Archive for the ‘Road to Oprah’ Category

Momma Love

Monday, January 17th, 2011

I am writing this for Auds’ beautiful daughter, Meg.

 

For some reason, I never expected to have children, despite Kathy King’s mumbo-jumbo “yarn” trick sophomore year that told me I’d be a mother to 16.
I didn’t think I’d be married, either. I will admit that for awhile there, I DID wonder if maybe that “mother to 16” prediction foresaw I’d be a cat spinster living in a hoarder poo house, waving a kitten tutu in the air while trilling “Come here Mr. Mittenpaws, mummy has something for you.”

 

But because I really and truly believed I’d be single for the rest of my life — not because I wanted to, and not because I needed to, but because I didn’t think I’d find someone who didn’t bug the living crap out of me on a daily basis — I never planned for the possibility of children. And then I met The Rock and everything changed in a blink.

 

Within a year, I knew I could marry him and not mind when he talked, breathed, or ate cereal loudly. Three years after that, I knew I wanted to have children with him. But still, I just couldn’t imagine it. Kids? Me? I was in no position to be a role model to anybody. And remembering to feed them would be equally as difficult. Strange, but when I went off the pill, I continued to think it would be a long while before I became pregnant. I regaled The Rock with horror stories of thirty-somethings who put their careers first, then tried to get pregnant to no avail because they had old eggs.

 

That didn’t work as planned either.

 

The same month I went off the pill is the same month we conceived Toots.

 

I couldn’t believe it.

 

There would be children in our lives! Not ballet cats, children.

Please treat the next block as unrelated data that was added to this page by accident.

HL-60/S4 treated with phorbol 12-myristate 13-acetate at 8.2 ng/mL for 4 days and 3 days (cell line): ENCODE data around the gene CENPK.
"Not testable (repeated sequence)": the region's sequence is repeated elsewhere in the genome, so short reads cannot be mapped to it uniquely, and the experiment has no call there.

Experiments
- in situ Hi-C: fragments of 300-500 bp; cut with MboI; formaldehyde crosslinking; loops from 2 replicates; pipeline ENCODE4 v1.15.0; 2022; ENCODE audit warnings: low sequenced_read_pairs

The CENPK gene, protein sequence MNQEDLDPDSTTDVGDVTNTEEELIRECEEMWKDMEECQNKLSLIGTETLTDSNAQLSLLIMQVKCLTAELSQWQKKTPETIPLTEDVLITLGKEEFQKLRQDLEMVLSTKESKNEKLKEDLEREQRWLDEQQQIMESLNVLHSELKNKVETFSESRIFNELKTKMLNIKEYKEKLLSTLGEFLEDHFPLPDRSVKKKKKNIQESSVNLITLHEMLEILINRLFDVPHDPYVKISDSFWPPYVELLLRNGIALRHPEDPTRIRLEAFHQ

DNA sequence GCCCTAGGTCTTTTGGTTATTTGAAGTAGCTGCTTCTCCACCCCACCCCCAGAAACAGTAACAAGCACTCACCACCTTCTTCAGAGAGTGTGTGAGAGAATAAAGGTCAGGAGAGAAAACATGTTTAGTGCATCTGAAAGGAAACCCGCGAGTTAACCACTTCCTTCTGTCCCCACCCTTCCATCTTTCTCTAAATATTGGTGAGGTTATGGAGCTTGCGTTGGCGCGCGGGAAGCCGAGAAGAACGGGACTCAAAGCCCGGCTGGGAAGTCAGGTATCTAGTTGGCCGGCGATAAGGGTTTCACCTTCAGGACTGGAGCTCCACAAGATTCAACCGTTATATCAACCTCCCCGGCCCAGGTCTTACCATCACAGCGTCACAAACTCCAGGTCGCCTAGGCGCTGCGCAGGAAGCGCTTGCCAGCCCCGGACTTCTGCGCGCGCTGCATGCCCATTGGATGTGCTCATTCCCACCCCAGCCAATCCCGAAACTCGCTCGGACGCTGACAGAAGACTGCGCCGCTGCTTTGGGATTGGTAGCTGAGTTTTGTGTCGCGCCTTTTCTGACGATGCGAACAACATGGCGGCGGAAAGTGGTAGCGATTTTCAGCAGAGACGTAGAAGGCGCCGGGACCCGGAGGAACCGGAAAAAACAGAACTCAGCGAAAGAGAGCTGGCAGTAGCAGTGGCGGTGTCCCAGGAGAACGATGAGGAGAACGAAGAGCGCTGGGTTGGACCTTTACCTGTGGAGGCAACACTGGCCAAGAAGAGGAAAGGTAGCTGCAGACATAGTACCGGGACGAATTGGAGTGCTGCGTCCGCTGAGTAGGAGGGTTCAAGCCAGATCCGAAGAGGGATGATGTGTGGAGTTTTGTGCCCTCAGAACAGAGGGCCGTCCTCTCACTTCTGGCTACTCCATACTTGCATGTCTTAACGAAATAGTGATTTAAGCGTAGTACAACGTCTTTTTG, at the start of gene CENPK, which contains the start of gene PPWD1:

The Rock and I weren’t all there was anymore. There would be another and she would be of us and from us and probably not a kitten.

 

The next few months, I did as moms-to-be do: picked out baby clothes, researched cribs, ate absurd amounts of chocolate. My belly grew and as it swelled, so did my spirit. I shared all my favorites with my baby bean: The Indigo Girls, big breakfasts, and Lifetime TV. We were a team. All three of us.

 

Then one day, I had an ultrasound at one of those newfangled 3D imaging places. The Rock and I gasped — quite literally — when we saw our little girl’s face. A girl! A face! She’s real! We’re having a baby! A baby! With a face!

 

OH MY GOD.

 

That was a turning point for me, for The Rock and I both. Up until then, our minds knew we were having a child, but somehow that idea didn’t take full root in our hearts.

 

I remembered just then how my mom would stare at us kids when we were growing up. A long, sometimes wistful look full of wonder and I didn’t know what else. Every single one of us four kids protested when we found ourselves on the receiving end of that stare. “Mom!” we’d protest. “Stop it! You’re freaking us out!” She’d look a little sad as she broke her gaze and now I know why.

 

We didn’t get it. And she knew we never would until we were parents of our own.

 

From that moment in the ultrasound room when I saw Toot’s face I haven’t stopped looking at her in the same way my mom used to all those years ago.

 

And the other thing? Next to the wonder? The kind of deep, searing, soul love you’ll never imagine until you feel it yourself.

 

That love is coming for you, Meg.

 

And it’s way better than the cat’s meow.

 

PROMPTuesday #134: Bawdy Holiday Prose, Part Trois

Monday, December 13th, 2010

Hi! It’s that special time of year! A happy month of merrymaking and holiday cheer. Of friends, family, and fruitcakes. Of gifts from the heart and trees from the forest. Of chestnuts and golden balls.

 

Which brings me to…

 

The third installment of Bawdy Holiday Prose.

 

As I wrote back in December 2008:

“For today’s PROMPTuesday, please compose a holiday limerick.

 

For background: As you may or may not know, and probably could care less to have knowledge of, is that a limerick is a five-line poem, often obscene in nature… In a recent Wikipedia search, I turned up this example:

 

The limerick packs laughs anatomical

In space that is quite economical,

But the good ones I’ve seen

So seldom are clean,

And the clean ones so seldom are comical.

 

Now I don’t care if your limerick is obscene, because mine probably won’t be; after all I was a virgin until the age of 22, and probably wouldn’t know obscene if it bit me in the ass, which it did.